Ralph Finn had acquired a set of Meccano which disappeared when he was about eleven years old and was then rediscovered some years later as he and his widowed mother were preparing to move out of their slum home in Aldgate in the east end of London. Resolving to give the set to the first child he met, Finn thrust it into the hands of the astonished urchin, whose incredulity at his good fortune was such that his benefactor was moved to tears. ‘“For me, mister?” It was the “me” that did it. My eyes,’ recalled Finn, ‘brimmed with tears ...’ The boy’s astonishment was understandable, given that he had just been presented with what was then – and for long remained – the most successful brand name toy in Britain. After a stunned moment of disbelief, he clutched his booty to his puny chest and scampered off, disappearing from Finn’s sight and indeed from history.
The young lad’s unexpected gift had been the invention of Frank Hornby, a Liverpool businessman whose company was also responsible for the highly popular Hornby train sets and which was shortly to launch the even more successful range of Dinky model vehicles. All three products – Meccano, Hornby and Dinky – became eponymous terms, an achievement which probably no other toy company anywhere in the world has ever matched. Writing in the 1970s of his childhood fifty years earlier another Londoner, Louis Heren, recalled only one plaything by name – Meccano. Few other names are so calculated, even a quarter of a century or so after the company’s closure, to mist the eyes of the (mainly but by no means exclusively) male generations reared in Britain or its imperial territories during the twentieth century and whose childhood leisure hours were so happily passed in playing with the outputs of Binns Road, Hornby’s Liverpool factory.
Most of the existing books about Meccano are concerned primarily with detail, often highly technical. That the authors are in most cases amateur historians is in no way to belittle their achievements, since between them they have preserved much that would otherwise have been lost; they are usually historically aware, and they generally write with the passion of the enthusiast. Reading their work certainly helps develop a fuller appreciation of why the Christmas present of a Meccano set, a birthday Hornby train, or the pocket money Dinky prompted in their recipients such joy and delight.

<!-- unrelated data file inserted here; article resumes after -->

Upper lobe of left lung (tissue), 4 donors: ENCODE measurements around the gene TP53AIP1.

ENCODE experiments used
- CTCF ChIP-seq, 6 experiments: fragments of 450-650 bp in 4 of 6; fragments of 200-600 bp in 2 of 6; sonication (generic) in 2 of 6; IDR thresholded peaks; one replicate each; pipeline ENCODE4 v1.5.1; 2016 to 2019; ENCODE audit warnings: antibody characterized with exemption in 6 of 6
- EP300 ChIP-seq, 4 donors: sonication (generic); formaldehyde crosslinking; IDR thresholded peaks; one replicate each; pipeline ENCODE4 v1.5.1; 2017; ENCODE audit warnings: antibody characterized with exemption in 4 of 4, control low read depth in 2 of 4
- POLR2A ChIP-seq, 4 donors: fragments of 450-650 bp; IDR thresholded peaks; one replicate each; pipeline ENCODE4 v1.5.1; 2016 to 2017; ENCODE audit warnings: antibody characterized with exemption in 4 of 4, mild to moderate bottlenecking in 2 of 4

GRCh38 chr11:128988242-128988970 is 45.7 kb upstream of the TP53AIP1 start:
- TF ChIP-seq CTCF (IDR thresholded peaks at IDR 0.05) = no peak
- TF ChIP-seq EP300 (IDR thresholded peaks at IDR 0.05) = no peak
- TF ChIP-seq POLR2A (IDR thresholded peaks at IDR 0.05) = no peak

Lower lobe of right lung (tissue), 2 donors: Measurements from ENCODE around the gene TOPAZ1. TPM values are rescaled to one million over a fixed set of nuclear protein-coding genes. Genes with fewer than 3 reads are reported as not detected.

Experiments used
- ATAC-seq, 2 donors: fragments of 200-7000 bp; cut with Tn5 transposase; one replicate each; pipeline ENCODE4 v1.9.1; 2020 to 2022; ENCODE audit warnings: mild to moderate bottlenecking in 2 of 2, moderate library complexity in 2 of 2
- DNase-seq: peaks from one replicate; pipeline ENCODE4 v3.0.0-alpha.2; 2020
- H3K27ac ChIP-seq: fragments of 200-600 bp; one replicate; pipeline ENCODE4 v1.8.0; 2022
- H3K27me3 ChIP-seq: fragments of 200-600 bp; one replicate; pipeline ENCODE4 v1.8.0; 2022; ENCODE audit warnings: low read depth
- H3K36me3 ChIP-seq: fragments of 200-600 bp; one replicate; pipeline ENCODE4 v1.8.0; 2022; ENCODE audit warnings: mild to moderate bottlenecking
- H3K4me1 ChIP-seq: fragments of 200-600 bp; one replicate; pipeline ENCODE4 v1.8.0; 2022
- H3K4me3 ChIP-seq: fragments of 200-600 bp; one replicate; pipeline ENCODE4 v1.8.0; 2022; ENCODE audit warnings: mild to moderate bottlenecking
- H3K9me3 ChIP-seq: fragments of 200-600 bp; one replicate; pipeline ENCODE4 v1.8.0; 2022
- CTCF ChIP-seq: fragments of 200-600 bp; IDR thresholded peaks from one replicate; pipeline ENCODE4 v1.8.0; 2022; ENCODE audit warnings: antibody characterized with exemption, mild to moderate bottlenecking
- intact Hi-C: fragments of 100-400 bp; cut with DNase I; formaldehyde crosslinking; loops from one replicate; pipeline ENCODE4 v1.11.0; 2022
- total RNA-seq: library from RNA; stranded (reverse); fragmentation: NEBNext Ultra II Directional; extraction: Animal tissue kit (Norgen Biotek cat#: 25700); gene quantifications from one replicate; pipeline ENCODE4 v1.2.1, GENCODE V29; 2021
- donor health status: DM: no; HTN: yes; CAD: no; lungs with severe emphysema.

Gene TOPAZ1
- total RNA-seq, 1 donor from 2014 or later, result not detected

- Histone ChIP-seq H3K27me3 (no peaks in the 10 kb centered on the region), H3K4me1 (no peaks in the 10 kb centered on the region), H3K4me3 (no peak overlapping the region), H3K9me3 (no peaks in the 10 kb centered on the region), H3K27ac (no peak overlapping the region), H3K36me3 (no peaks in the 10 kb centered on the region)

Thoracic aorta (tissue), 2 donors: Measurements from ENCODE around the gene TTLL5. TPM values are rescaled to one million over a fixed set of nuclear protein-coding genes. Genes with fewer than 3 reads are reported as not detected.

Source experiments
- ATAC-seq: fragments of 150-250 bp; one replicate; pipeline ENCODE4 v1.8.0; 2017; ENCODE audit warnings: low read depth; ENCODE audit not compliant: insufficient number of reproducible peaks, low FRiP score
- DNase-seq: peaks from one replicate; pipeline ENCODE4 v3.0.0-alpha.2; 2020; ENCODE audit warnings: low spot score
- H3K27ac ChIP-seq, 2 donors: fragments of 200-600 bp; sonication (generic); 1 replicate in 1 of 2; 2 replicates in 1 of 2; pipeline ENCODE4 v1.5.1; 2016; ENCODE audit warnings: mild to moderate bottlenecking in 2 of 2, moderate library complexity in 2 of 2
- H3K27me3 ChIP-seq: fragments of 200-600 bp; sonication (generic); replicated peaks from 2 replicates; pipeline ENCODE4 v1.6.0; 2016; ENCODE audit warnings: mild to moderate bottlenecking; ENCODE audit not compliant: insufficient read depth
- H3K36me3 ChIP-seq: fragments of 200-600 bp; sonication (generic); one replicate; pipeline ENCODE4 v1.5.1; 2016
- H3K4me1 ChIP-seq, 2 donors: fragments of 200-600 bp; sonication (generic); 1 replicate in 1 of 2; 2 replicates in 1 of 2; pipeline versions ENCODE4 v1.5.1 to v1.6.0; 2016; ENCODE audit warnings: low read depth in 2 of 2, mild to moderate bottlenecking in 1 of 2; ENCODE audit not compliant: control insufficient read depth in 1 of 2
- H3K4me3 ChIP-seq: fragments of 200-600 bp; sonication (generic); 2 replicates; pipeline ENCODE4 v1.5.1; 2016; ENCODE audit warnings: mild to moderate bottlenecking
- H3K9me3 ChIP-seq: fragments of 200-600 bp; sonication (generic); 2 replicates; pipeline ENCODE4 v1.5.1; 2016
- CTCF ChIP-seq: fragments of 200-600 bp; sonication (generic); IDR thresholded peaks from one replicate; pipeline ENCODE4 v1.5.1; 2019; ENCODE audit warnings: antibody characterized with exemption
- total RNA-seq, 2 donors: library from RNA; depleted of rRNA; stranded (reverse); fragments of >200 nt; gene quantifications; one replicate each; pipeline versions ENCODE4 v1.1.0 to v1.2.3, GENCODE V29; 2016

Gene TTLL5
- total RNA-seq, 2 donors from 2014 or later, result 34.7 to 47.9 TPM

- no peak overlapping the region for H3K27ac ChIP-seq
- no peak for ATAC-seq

Factory of Dreams draws from these works but offers the reader far more, providing for the first time a comprehensive history of the company behind the famous names. How exactly did Frank Hornby build his small Liverpool engineering firm into an international enterprise? Who were the men alongside him? How did Hornby’s legacy affect developments after his death? Why was the company unable to adjust to the more challenging trading environment of the 1960s? What effect did successive takeovers by Lines Brothers and Airfix have? Were the trade unions the ultimate cause of the company’s demise? Drawing on surviving company archives to an unparalleled extent, these are just some of the issues addressed in this lively survey, written by a leading economic historian who has published widely on the history of the toy business.
There is something for everyone in this book. For the enthusiast, there is the context to bring a fuller understanding of why particular products evolved as they did. For those interested in business, Meccano seems symptomatic of much of the British engineering industry in the twentieth century, more concerned with technical quality than economic efficiency and dogged by sour industrial relations. In adding to the growing list of company histories relating to Liverpool and the North West heartland of industrial Britain, the book has the further merit of focusing on a relatively neglected manufacturing sector.
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KENNETH D. BROWN is Professor Emeritus at Queen's University Belfast, former Pro-Vice Chancellor and Professor of Economic and Social History.
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